Organizations must provide at least two secure and consistent means of contact that align with normal ways in which consumers typically communicate. This enables consumers to reach out to the organization regarding their personal data and privacy concerns.
The FDBR emphasizes the importance of providing consumers with accessible and secure channels for communication. This submission format ensures that consumers can easily initiate contact with organizations to exercise their rights and make inquiries about their personal information.
Voice recognition feature
Under the Florida Digital Bill of Rights (FDBR), the term “Voice Recognition Feature” is significant as it pertains to regulations related to privacy and data protection. Voice Recognition Feature refers to the function of voice command component service in a device that enables the collection, recording, storage, analysis, transmission, interpretation, or use of voice commands or audio data. This feature is commonly found in devices such as smart speakers, virtual assistants, and other voice-activated technologies.
Under the FDBR, businesses or organizations that utilize voice recognition features in their devices are subject to specific regulations and requirements. These regulations aim to protect consumer privacy and data security in the context of voice-activated technologies. Some key points related to voice recognition features under the FDBR include:
Privacy notice requirements: Businesses utilizing voice recognition features are required to provide consumers with a “reasonably accessible and clear” privacy notice. This notice must be updated at least annually, ensuring that consumers are informed about how their voice data is collected, used, and protected.
Consumer rights: Consumers have rights related to the collection and processing of their voice data. They may have the right to access, correct, or delete their voice data, depending on the specific provisions of the FDBR.
Compliance and fines: Noncompliance with the FDBR can result in fines ranging from up to $50,000 per violation to three times that amount.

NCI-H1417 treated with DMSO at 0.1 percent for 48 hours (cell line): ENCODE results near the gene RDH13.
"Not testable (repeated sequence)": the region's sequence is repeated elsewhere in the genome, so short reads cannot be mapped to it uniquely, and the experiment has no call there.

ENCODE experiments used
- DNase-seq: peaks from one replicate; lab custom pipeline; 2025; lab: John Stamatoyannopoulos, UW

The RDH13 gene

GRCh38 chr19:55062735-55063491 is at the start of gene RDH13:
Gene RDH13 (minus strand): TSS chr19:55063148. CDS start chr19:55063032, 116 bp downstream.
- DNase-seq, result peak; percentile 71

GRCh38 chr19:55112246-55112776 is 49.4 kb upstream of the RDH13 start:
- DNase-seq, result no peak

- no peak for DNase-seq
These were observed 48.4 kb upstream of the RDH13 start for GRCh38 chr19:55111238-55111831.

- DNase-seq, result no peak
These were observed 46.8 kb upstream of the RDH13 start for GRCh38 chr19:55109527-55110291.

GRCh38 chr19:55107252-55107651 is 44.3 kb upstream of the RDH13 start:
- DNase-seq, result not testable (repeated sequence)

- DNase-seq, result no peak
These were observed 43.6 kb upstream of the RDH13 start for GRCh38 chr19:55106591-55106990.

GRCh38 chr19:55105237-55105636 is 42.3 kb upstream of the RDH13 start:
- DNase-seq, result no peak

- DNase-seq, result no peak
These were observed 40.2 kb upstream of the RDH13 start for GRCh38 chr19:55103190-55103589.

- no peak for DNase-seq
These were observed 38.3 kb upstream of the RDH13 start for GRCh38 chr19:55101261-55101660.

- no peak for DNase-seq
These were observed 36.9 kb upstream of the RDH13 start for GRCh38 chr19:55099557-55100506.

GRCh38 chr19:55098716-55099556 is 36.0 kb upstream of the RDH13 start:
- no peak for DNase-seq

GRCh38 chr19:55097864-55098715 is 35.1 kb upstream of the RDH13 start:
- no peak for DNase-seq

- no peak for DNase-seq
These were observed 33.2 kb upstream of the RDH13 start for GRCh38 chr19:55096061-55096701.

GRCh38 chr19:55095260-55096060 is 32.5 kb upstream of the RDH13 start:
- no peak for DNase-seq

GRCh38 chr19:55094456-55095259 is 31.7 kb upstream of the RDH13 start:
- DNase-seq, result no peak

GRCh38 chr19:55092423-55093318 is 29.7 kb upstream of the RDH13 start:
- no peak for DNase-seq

Penalties for non-compliance
Penalties for non-compliance with the Florida Digital Bill of Rights (FDBR) can be significant. The FDBR aims to protect individual’s privacy rights and data security, and violations of its provisions can lead to various penalties.
Civil penalties: Non-compliance with the FDBR can result in civil penalties. The law authorizes civil penalties of up to $50,000 per violation. This means that organizations found to be in violation of the FDBR may face substantial fines for each offense.
Unfair and deceptive trade practice: A violation of the FDBR is deemed an unfair and deceptive trade practice. This designation underscores the seriousness of non-compliance and reinforces the importance of adhering to the law’s provisions.
DLA enforcement: The Department of Legal Affairs (DLA) is responsible for enforcing the FDBR. Violations are actionable solely by the DLA, highlighting the governmental authority behind enforcing the law.
Florida’s commitment to online privacy through the Digital Bill of Rights is a significant development in the field of data protection. It places control back into the hands of individuals, ensures data security, and holds businesses accountable for their handling of personal data. In an era where digital privacy is paramount, Florida’s legislative initiative sets a promising example for other states and countries to follow.